Which Joe gave his name to ‘sloppy joes’? We look at five interesting sandwiches and their lexical origins.
A hare found in open country in western North America.
- ‘Some jackrabbits have been clocked at 70 km/hr, an astonishing speed for a small animal.’
- ‘For years we were overrun with jackrabbits to the point their hunting and netting was featured in Life magazine, but they run in cycles and are now in the down cycle with very few encountered.’
- ‘Varmints, those troublesome, unpleasant or despicable animals, include coyotes, fox, raccoons, ground hogs, ground squirrels, prairie dogs, jackrabbits and other small rodents.’
- ‘The hawks hunt cooperatively with several birds simultaneously swooping on their prey, which consists of woodrats, jackrabbits, and other birds.’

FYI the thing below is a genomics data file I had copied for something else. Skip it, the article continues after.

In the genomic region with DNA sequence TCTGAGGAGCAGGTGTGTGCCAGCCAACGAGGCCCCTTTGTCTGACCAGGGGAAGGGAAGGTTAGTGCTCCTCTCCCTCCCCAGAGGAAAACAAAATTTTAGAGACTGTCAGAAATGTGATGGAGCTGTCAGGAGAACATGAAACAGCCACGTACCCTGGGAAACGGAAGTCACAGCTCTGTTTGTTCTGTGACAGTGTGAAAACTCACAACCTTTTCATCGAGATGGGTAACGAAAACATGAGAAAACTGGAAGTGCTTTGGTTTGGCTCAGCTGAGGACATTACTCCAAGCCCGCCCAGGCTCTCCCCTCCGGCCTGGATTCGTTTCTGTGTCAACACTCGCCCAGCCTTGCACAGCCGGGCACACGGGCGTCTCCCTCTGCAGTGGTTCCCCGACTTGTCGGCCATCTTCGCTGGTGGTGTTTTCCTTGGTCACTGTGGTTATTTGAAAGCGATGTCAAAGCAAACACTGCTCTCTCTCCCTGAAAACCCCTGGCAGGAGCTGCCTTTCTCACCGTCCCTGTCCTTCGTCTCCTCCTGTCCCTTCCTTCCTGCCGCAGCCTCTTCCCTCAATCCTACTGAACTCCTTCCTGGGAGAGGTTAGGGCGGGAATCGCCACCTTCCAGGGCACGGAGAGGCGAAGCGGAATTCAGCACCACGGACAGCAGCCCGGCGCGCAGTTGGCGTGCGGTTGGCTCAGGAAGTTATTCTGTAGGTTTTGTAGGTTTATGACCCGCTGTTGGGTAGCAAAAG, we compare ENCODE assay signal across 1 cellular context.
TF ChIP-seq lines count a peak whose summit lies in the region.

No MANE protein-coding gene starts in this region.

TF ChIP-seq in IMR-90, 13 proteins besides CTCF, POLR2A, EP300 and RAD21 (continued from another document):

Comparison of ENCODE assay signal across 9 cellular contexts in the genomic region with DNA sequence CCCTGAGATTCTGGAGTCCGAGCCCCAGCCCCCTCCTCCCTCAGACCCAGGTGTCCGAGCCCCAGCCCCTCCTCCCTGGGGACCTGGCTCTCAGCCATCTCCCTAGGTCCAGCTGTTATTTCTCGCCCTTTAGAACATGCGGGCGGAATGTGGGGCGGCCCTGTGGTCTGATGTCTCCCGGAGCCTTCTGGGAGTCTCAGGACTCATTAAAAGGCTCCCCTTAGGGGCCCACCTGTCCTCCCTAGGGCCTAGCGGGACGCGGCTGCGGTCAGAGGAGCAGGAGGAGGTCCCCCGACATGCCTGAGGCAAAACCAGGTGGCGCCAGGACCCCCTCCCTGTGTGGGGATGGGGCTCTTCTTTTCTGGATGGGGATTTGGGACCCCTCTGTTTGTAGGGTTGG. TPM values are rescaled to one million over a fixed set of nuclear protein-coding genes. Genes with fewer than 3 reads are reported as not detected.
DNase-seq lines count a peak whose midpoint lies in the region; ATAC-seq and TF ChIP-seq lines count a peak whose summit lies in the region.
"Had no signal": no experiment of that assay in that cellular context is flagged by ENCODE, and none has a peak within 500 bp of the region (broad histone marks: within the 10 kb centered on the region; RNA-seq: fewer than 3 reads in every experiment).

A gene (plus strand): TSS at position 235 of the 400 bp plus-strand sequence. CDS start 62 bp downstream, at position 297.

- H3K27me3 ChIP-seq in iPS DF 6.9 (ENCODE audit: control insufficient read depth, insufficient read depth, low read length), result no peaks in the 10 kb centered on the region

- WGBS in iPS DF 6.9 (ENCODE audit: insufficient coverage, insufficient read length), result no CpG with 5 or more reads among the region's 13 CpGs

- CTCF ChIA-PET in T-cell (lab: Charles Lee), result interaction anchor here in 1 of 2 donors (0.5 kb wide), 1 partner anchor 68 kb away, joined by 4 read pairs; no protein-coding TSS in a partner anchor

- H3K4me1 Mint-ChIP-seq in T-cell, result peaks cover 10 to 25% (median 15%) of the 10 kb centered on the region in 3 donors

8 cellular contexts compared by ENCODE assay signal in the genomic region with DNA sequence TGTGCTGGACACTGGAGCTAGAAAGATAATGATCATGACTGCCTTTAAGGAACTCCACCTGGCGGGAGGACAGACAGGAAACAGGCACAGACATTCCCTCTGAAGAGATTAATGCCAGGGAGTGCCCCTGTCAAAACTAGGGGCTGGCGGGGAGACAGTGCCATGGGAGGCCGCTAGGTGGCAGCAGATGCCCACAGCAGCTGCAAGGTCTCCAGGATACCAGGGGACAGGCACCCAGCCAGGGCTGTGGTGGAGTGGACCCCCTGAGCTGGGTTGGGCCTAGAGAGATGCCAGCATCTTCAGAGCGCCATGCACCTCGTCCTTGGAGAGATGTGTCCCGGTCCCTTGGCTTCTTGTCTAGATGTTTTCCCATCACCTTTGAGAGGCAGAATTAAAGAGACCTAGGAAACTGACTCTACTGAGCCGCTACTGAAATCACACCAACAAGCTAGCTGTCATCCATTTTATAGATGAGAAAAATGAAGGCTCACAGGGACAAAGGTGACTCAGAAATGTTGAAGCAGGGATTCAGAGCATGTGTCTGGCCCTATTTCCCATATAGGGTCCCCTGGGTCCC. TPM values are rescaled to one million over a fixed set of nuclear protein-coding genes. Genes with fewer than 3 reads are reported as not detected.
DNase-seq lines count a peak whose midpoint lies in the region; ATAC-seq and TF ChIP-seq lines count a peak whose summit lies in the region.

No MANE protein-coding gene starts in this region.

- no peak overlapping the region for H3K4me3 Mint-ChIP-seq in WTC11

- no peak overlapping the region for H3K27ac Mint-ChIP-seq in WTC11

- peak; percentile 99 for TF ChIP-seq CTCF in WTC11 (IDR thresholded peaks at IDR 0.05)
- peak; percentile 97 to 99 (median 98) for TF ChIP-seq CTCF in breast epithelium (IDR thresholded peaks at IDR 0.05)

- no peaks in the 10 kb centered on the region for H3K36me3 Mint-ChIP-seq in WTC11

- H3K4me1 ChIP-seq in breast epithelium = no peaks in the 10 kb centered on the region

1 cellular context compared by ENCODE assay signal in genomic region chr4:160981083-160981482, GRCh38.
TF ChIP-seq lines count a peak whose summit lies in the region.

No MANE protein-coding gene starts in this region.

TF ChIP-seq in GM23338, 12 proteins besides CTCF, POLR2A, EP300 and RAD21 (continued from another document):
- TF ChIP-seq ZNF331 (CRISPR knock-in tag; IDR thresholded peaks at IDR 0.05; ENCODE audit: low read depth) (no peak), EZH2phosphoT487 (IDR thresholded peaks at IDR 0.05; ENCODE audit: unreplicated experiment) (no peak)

- ‘The huge ears of jackrabbits enable them to regulate their body heat by increasing or decreasing the blood flow through their ears which helps them to absorb heat or cool off when temperatures in their environment change.’
Mid 19th century: abbreviation of jackass-rabbit, because of its long ears.
We take a look at several popular, though confusing, punctuation marks.
From Afghanistan to Zimbabwe, discover surprising and intriguing language facts from around the globe.
The definitions of ‘buddy’ and ‘bro’ in the OED have recently been revised. We explore their history and increase in popularity.